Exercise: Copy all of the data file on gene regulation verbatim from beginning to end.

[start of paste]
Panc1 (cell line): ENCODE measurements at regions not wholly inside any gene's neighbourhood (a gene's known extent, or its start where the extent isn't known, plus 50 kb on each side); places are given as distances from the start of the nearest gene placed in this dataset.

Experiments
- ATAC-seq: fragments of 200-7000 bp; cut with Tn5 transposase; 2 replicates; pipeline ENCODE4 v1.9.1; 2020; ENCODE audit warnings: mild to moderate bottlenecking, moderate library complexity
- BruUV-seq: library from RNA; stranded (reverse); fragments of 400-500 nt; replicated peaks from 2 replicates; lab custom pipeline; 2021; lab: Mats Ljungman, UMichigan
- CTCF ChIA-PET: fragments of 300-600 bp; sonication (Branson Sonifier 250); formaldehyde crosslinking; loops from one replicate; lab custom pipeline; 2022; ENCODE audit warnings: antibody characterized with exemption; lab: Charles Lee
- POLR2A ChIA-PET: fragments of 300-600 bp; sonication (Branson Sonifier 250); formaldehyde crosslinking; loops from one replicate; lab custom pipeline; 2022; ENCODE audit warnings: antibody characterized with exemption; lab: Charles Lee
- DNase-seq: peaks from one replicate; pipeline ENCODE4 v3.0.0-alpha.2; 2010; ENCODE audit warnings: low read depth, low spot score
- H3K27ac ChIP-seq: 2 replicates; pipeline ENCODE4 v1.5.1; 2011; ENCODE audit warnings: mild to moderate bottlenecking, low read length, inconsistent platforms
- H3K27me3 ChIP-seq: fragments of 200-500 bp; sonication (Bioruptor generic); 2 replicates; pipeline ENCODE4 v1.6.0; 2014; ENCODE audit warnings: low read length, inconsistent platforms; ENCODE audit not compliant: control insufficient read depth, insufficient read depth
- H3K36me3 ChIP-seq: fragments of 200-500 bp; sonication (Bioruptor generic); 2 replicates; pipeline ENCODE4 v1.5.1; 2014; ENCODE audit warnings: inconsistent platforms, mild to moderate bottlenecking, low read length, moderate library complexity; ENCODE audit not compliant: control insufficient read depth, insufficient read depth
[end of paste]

Panc1 (cell line): ENCODE measurements at regions not wholly inside any gene's neighbourhood (a gene's known extent, or its start where the extent isn't known, plus 50 kb on each side); places are given as distances from the start of the nearest gene placed in this dataset.

Experiments
- ATAC-seq: fragments of 200-7000 bp; cut with Tn5 transposase; 2 replicates; pipeline ENCODE4 v1.9.1; 2020; ENCODE audit warnings: mild to moderate bottlenecking, moderate library complexity
- BruUV-seq: library from RNA; stranded (reverse); fragments of 400-500 nt; replicated peaks from 2 replicates; lab custom pipeline; 2021; lab: Mats Ljungman, UMichigan
- CTCF ChIA-PET: fragments of 300-600 bp; sonication (Branson Sonifier 250); formaldehyde crosslinking; loops from one replicate; lab custom pipeline; 2022; ENCODE audit warnings: antibody characterized with exemption; lab: Charles Lee
- POLR2A ChIA-PET: fragments of 300-600 bp; sonication (Branson Sonifier 250); formaldehyde crosslinking; loops from one replicate; lab custom pipeline; 2022; ENCODE audit warnings: antibody characterized with exemption; lab: Charles Lee
- DNase-seq: peaks from one replicate; pipeline ENCODE4 v3.0.0-alpha.2; 2010; ENCODE audit warnings: low read depth, low spot score
- H3K27ac ChIP-seq: 2 replicates; pipeline ENCODE4 v1.5.1; 2011; ENCODE audit warnings: mild to moderate bottlenecking, low read length, inconsistent platforms
- H3K27me3 ChIP-seq: fragments of 200-500 bp; sonication (Bioruptor generic); 2 replicates; pipeline ENCODE4 v1.6.0; 2014; ENCODE audit warnings: low read length, inconsistent platforms; ENCODE audit not compliant: control insufficient read depth, insufficient read depth
- H3K36me3 ChIP-seq: fragments of 200-500 bp; sonication (Bioruptor generic); 2 replicates; pipeline ENCODE4 v1.5.1; 2014; ENCODE audit warnings: inconsistent platforms, mild to moderate bottlenecking, low read length, moderate library complexity; ENCODE audit not compliant: control insufficient read depth, insufficient read depth